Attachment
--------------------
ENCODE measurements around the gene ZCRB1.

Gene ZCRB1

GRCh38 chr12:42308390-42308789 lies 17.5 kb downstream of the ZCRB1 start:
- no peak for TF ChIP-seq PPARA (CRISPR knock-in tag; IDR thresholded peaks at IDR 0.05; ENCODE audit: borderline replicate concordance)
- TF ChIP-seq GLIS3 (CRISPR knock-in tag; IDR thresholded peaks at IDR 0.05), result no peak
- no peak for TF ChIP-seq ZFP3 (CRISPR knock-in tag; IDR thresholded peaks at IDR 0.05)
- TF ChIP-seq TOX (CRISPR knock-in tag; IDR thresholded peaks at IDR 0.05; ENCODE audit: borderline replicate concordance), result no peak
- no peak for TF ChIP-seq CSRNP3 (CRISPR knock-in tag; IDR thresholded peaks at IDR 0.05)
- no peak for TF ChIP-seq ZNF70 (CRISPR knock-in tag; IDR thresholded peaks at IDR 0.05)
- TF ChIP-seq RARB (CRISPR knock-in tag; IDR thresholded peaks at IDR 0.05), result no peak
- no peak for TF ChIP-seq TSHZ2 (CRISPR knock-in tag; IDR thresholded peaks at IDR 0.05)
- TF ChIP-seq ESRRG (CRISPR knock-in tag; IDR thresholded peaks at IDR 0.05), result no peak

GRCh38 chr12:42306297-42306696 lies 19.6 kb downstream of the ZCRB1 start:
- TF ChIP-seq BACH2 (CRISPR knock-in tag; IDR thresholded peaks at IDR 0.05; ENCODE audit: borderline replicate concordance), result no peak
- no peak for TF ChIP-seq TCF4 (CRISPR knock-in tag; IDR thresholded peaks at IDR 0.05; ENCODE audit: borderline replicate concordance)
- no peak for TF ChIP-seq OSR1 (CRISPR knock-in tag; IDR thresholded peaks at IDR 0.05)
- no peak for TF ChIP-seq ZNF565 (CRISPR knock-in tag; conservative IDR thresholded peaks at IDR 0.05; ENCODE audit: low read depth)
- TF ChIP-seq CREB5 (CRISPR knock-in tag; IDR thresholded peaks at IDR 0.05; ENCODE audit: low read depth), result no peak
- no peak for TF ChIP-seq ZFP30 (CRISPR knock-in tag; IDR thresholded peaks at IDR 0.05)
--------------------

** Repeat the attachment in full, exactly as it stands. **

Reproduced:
ENCODE measurements around the gene ZCRB1.

Gene ZCRB1

GRCh38 chr12:42308390-42308789 lies 17.5 kb downstream of the ZCRB1 start:
- no peak for TF ChIP-seq PPARA (CRISPR knock-in tag; IDR thresholded peaks at IDR 0.05; ENCODE audit: borderline replicate concordance)
- TF ChIP-seq GLIS3 (CRISPR knock-in tag; IDR thresholded peaks at IDR 0.05), result no peak
- no peak for TF ChIP-seq ZFP3 (CRISPR knock-in tag; IDR thresholded peaks at IDR 0.05)
- TF ChIP-seq TOX (CRISPR knock-in tag; IDR thresholded peaks at IDR 0.05; ENCODE audit: borderline replicate concordance), result no peak
- no peak for TF ChIP-seq CSRNP3 (CRISPR knock-in tag; IDR thresholded peaks at IDR 0.05)
- no peak for TF ChIP-seq ZNF70 (CRISPR knock-in tag; IDR thresholded peaks at IDR 0.05)
- TF ChIP-seq RARB (CRISPR knock-in tag; IDR thresholded peaks at IDR 0.05), result no peak
- no peak for TF ChIP-seq TSHZ2 (CRISPR knock-in tag; IDR thresholded peaks at IDR 0.05)
- TF ChIP-seq ESRRG (CRISPR knock-in tag; IDR thresholded peaks at IDR 0.05), result no peak

GRCh38 chr12:42306297-42306696 lies 19.6 kb downstream of the ZCRB1 start:
- TF ChIP-seq BACH2 (CRISPR knock-in tag; IDR thresholded peaks at IDR 0.05; ENCODE audit: borderline replicate concordance), result no peak
- no peak for TF ChIP-seq TCF4 (CRISPR knock-in tag; IDR thresholded peaks at IDR 0.05; ENCODE audit: borderline replicate concordance)
- no peak for TF ChIP-seq OSR1 (CRISPR knock-in tag; IDR thresholded peaks at IDR 0.05)
- no peak for TF ChIP-seq ZNF565 (CRISPR knock-in tag; conservative IDR thresholded peaks at IDR 0.05; ENCODE audit: low read depth)
- TF ChIP-seq CREB5 (CRISPR knock-in tag; IDR thresholded peaks at IDR 0.05; ENCODE audit: low read depth), result no peak
- no peak for TF ChIP-seq ZFP30 (CRISPR knock-in tag; IDR thresholded peaks at IDR 0.05)